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A variable is a special container you can define to hold a value. Variables are fundamental to programming. Without them, you'd be forced to hard-code all the values in your scripts. In adding two numbers together and printing the result, we have achieved something useful:

print (2 + 4);

This script is useful only for people who want to know the sum of 2 and 4, however. To get around this, we could write a script for finding the sum of another set of numbers, say 3 and 5. This approach to programming is clearly absurd. Variables enable you to create templates for operations (adding two numbers, for example) without worrying about what values the variables contain. The variables are given values when the script is run, possibly through user input or a database query.

You should use a variable whenever the data that is being subjected to an operation in your script is liable to change from one script execution to another, or even within the lifetime of the script itself.

A variable consists of a name that you can choose, preceded by a dollar ($) sign. The variable name can include letters, numbers, and the underscore character (_). Variable names cannot include spaces or characters that are not alphanumeric, and they should begin with a letter or an underscore. The following code defines some legal variables:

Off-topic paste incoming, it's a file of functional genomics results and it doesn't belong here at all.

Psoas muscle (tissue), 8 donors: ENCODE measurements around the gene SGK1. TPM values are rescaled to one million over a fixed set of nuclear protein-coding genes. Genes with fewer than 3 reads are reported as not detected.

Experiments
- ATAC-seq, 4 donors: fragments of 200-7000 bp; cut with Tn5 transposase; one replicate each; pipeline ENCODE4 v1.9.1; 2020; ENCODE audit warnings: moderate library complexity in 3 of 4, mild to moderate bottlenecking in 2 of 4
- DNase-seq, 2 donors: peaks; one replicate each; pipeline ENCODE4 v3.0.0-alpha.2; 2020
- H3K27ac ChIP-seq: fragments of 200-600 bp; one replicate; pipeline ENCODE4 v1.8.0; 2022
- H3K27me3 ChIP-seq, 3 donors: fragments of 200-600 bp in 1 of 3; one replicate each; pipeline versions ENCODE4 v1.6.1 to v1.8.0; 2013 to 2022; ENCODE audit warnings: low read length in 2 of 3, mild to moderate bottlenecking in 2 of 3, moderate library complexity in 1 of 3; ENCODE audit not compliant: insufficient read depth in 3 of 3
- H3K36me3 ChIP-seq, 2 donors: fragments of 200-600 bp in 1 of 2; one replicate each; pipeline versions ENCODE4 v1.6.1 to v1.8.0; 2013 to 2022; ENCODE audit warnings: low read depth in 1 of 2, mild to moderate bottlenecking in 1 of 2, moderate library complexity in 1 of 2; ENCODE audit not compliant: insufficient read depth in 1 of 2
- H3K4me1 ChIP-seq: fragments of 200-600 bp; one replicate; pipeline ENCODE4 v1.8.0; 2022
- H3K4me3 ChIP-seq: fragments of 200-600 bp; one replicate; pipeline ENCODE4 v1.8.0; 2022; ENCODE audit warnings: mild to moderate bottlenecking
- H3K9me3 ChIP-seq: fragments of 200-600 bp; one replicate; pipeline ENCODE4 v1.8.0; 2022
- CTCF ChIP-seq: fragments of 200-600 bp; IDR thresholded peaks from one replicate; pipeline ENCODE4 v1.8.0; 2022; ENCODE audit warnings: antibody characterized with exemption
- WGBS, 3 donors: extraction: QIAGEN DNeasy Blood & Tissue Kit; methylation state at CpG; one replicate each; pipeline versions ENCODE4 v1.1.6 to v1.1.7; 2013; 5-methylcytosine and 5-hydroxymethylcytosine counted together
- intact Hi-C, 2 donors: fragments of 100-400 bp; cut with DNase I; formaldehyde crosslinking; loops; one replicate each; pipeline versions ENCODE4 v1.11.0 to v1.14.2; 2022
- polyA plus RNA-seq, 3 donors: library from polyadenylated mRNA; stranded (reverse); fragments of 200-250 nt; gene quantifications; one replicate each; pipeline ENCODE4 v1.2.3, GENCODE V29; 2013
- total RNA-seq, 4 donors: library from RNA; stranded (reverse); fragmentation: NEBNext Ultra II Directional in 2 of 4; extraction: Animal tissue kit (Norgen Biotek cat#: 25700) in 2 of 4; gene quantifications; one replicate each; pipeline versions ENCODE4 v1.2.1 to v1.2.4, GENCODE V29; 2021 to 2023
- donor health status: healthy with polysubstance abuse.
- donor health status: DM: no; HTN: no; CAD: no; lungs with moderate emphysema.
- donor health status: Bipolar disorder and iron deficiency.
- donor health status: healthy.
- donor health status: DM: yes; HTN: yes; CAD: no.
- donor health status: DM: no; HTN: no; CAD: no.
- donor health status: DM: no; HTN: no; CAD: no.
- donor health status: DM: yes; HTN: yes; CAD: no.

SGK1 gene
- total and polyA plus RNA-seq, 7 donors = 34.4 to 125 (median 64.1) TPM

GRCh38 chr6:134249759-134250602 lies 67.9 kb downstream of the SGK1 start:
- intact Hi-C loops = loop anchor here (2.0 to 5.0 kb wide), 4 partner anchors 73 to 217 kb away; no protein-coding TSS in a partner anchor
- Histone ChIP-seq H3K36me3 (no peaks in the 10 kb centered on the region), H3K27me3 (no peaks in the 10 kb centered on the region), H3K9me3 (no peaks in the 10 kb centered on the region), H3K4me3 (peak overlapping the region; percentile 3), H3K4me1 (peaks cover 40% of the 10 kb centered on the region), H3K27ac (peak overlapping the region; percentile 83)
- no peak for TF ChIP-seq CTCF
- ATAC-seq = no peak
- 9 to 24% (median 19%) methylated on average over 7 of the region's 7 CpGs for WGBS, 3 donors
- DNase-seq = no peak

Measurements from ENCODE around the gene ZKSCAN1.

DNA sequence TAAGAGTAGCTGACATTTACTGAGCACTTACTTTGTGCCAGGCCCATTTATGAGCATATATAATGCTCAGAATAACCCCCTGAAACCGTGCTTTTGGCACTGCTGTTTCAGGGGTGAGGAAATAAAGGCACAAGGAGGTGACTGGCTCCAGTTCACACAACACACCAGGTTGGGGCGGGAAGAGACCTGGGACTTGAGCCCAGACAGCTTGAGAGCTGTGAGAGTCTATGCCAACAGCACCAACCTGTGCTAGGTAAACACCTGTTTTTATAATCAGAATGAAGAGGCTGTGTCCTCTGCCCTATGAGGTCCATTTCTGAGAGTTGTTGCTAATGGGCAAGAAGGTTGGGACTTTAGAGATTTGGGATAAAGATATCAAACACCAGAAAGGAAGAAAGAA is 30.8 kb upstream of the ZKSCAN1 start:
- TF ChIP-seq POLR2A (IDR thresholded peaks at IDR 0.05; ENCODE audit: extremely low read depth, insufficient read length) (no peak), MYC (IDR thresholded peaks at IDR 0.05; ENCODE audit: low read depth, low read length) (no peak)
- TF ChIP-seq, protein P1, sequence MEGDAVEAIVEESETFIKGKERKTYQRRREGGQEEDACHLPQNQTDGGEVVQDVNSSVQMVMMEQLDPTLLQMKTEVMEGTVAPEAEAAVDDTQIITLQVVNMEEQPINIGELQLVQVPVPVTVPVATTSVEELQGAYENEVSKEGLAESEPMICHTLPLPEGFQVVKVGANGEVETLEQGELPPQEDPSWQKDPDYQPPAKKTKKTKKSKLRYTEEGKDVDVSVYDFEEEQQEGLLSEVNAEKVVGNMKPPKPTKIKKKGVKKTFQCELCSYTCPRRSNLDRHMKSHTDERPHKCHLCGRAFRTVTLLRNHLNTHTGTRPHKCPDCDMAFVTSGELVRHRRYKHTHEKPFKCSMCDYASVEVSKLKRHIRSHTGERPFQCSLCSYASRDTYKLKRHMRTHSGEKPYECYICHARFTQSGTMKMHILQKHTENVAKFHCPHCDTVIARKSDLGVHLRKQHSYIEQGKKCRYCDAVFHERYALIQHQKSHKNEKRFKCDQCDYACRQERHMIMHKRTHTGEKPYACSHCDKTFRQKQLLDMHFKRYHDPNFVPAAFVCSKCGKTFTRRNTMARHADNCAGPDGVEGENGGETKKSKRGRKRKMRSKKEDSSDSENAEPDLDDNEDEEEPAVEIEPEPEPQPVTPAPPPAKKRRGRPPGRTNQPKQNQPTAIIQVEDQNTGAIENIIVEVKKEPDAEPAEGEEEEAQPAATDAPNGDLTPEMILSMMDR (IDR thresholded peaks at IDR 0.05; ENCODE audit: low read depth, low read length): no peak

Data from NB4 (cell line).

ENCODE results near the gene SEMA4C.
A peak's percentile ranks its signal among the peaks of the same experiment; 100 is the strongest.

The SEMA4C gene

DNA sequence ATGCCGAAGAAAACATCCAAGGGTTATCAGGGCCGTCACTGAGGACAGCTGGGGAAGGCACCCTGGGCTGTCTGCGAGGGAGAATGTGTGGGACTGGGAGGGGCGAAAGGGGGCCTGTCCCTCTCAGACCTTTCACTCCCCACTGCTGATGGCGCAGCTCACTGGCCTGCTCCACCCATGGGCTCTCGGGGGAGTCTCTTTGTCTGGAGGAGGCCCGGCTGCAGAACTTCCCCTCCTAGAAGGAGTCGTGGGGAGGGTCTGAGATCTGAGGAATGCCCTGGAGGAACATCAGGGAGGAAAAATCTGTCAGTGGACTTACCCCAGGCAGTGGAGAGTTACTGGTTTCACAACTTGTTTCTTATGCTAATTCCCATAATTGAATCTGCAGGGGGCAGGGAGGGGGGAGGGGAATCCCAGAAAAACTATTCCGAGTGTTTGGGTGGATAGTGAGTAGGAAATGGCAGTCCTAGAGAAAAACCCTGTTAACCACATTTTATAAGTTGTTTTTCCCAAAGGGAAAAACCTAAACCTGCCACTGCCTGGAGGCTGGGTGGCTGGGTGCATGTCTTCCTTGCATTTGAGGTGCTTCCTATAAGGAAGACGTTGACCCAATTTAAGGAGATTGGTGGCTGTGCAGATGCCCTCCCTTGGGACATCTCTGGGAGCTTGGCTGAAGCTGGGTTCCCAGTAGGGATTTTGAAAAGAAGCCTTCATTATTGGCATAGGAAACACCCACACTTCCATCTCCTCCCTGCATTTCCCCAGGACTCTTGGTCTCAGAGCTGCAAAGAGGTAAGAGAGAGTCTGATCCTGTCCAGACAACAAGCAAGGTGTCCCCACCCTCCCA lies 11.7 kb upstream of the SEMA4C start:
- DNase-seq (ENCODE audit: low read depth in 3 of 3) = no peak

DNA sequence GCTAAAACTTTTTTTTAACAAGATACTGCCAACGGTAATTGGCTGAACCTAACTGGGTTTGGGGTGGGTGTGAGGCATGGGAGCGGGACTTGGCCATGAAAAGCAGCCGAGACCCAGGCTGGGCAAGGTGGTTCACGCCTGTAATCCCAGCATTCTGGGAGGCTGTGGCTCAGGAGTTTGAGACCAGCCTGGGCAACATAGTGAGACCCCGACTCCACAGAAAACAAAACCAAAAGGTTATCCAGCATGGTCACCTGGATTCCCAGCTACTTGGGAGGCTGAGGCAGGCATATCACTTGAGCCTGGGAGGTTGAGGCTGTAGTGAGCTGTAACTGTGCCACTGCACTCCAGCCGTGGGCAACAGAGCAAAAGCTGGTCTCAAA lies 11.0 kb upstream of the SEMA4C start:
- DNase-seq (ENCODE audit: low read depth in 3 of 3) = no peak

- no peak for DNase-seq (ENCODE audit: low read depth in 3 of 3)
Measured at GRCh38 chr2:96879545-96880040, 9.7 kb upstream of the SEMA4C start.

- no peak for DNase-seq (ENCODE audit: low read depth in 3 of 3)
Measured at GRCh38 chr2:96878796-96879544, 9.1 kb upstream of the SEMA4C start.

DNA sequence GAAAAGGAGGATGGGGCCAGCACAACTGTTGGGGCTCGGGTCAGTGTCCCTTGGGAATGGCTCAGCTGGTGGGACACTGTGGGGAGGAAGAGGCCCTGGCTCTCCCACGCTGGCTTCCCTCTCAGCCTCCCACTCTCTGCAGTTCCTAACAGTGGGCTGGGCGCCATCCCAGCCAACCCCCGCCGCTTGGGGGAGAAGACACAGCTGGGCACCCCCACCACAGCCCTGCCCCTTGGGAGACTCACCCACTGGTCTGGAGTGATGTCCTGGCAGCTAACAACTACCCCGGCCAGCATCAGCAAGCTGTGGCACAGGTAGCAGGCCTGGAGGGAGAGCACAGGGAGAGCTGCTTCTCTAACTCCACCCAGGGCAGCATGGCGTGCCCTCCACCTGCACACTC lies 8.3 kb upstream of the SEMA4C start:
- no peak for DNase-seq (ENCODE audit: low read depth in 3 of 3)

Remember that a semicolon (;) is used to end a PHP statement. The semicolons in the previous fragment of code are not part of the variable names.

A variable is a holder for a type of data. It can hold numbers, strings of characters, objects, arrays, or booleans. The contents of a variable can be changed at any time.

As you can see, you have plenty of choices about naming. To declare a variable, you need only to include it in your script. You usually declare a variable and assign a value to it in the same statement, like so:

$num1 = 8;
$num2 = 23;

The preceding lines declare two variables, using the assignment operator (=) to give them values. You will learn about assignment in more detail in the section "Operators and Expressions," later in the hour. After you give your variables values, you can treat them exactly as if they were the values themselves. In other words

print $num1;

is equivalent to

print 8;

as long as $num1 contains 8.

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